Idaho’s population centers are growing.
Between 2000 and 2009, Idaho ranked fifth among the fastest growing states. Two-thirds of that population growth occurred in the Boise/Treasure Valley area, Coeur d’Alene/Post Falls area and in Idaho Falls, Pocatello and surrounding communities, reports Nate Sunderland of The (Idaho Falls) Post Register.
Mapping how cities grow and use surrounding natural resources is an increasingly important goal in Idaho, state researchers said.
As a result, Idaho universities are taking a closer look at future planning and how humans affect surrounding landscapes in a massive five-year research project.
“One of the challenges we are facing in the near future is trying to predict how decisions made by … cities undergoing rapid change … will impact the natural (resources) we rely on … such as agriculture, soil composition and natural water storage,” Idaho State University Associate Professor Kathleen Lohse said.
The project will bring together scientists from across several disciplines in hopes of helping stakeholders plan future growth while preserving much of the area’s character.
The corridor between Idaho Falls and Pocatello is a key research area in the study, which incorporates research teams from each of Idaho’s public universities.
The National Science Foundation is paying for the study. It awarded a $20 million grant to Idaho’s Experimental Program to Stimulate Competitive Research. The statewide academic cooperative includes the University of Idaho, Boise State University, Idaho State University and other state two-year institutions.
The grant is the largest the cooperative has received.
Local researchers will focus on the expansion of sewer systems, increased risk of wildfire caused by urban growth and the trade-offs between urban growth and lost agricultural land.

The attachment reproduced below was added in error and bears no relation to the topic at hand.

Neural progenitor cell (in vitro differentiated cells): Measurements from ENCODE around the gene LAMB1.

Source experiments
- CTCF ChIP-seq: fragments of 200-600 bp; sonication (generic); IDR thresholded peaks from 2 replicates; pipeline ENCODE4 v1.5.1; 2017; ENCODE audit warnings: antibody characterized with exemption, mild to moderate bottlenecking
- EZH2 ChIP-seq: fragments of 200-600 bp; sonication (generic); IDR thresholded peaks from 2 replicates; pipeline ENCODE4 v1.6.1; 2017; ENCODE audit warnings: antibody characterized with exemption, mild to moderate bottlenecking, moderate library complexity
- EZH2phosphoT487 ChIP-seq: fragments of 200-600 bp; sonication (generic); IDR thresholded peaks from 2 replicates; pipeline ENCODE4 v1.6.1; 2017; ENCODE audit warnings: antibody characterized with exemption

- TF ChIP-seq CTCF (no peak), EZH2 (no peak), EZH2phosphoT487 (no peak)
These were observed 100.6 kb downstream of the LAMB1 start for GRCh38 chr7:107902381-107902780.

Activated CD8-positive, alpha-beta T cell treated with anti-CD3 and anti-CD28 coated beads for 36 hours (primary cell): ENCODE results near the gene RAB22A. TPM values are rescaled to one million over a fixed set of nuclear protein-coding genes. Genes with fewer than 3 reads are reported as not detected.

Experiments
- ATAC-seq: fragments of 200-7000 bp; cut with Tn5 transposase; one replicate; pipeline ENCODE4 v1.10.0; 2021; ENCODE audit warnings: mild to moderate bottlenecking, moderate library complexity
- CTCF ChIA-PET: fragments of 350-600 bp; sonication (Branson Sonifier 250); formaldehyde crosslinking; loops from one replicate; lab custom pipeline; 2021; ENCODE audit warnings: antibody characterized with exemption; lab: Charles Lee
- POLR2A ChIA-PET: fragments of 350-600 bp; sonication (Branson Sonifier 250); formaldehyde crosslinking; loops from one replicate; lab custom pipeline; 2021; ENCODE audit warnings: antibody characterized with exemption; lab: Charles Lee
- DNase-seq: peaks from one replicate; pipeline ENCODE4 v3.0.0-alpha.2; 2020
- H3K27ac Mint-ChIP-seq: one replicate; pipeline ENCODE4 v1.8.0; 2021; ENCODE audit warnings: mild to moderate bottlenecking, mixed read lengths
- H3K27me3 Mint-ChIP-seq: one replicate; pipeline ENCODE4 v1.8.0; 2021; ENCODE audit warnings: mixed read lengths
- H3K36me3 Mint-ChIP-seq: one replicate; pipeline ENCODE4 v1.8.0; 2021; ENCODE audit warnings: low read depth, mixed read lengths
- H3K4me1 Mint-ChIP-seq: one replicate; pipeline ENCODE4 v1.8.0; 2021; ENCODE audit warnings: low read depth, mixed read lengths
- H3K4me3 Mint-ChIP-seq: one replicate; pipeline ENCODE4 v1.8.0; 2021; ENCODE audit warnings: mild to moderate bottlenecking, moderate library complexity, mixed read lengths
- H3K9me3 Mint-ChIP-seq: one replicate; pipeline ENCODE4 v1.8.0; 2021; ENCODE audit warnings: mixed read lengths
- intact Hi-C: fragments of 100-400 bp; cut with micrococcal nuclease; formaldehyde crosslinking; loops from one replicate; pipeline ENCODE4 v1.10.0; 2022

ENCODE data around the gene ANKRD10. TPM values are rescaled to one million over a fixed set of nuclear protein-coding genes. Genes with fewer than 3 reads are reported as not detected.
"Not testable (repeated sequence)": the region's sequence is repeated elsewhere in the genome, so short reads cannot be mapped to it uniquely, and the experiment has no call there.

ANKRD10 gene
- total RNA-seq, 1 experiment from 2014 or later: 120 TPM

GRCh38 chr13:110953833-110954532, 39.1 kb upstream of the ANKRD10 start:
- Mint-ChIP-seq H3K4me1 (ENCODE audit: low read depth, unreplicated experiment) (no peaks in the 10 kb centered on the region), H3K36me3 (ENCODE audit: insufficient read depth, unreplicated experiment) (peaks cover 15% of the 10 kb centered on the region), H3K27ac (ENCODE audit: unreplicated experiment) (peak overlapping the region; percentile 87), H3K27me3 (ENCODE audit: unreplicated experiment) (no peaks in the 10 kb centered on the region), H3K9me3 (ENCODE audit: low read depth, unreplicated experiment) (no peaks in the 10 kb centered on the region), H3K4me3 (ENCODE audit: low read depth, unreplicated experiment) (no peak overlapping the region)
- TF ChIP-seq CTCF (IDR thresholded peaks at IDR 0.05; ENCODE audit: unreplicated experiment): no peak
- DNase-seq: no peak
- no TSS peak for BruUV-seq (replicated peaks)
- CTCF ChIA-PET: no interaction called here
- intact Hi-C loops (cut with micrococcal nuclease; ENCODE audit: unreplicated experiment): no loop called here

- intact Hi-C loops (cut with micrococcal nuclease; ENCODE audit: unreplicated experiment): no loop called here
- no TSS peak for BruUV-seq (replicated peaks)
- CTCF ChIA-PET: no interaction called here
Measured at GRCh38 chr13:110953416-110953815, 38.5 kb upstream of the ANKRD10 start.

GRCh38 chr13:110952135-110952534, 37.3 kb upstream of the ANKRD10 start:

The study is significantly different from past investigations, Lohse said. While previous studies looked at how the natural world works, none incorporated human decision-making.
“A major benefit … will be improved public understanding of ecosystems and their public benefits,” Project Director Peter Goodwin said in a news release. “A greater ability to provide (scientific) information to support policy and management decisions will help protect … (Idaho’s ecosystems) and improve quality of life.”
The hope is that once complete, the research data will be used by local governments, farmers and land developers to plan urban growth.
Data are collected by interdisciplinary research teams that combine the skills of natural scientists, such as geographers and ecologists, with social scientists, such as sociologists and economists.
Natural phenomena will be studied using Graphic Information Systems techniques alongside studies of human birth trends, economic drivers and human values.
“What are the perceptions of change for people in Idaho Falls? What are their long-term values and how will they react in different scenarios?” Lohse said. “We want to identify (areas of) critical vulnerability at risk of climate change and the trade-offs (caused by) urban … growth.”
The grant is a significant financial boon to Idaho’s universities. It will support the addition of 11 new full-time faculty members at Idaho’s three major universities, including three at ISU.
The grant also will benefit some 150 undergraduate students statewide. The project will pay for dozens of student research projects and internships with an emphasis on recruiting science, technology, engineering and mathematics students.
“This will engage a lot of undergraduates in authentic research in Idaho,” Lohse said.
College faculty and undergraduates also will work with journalists and high school teachers and students on specific place-based research and education studies.
“This is a milestone for Idaho, as it allows our best scientists to address complex ecosystems and (identify ways) to sustain our valuable natural resources,” said Howard Grimes, ISU vice president for research and economic development.